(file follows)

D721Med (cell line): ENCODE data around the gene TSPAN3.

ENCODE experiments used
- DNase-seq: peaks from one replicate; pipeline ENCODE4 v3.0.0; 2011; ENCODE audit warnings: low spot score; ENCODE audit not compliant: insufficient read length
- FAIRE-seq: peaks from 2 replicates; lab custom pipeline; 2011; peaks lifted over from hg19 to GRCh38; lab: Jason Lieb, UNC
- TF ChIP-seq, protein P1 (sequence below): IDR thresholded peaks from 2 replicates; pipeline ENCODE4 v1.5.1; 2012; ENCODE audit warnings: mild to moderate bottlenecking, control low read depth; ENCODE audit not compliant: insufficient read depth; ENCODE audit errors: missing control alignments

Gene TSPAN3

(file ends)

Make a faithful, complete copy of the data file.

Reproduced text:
D721Med (cell line): ENCODE data around the gene TSPAN3.

ENCODE experiments used
- DNase-seq: peaks from one replicate; pipeline ENCODE4 v3.0.0; 2011; ENCODE audit warnings: low spot score; ENCODE audit not compliant: insufficient read length
- FAIRE-seq: peaks from 2 replicates; lab custom pipeline; 2011; peaks lifted over from hg19 to GRCh38; lab: Jason Lieb, UNC
- TF ChIP-seq, protein P1 (sequence below): IDR thresholded peaks from 2 replicates; pipeline ENCODE4 v1.5.1; 2012; ENCODE audit warnings: mild to moderate bottlenecking, control low read depth; ENCODE audit not compliant: insufficient read depth; ENCODE audit errors: missing control alignments

Gene TSPAN3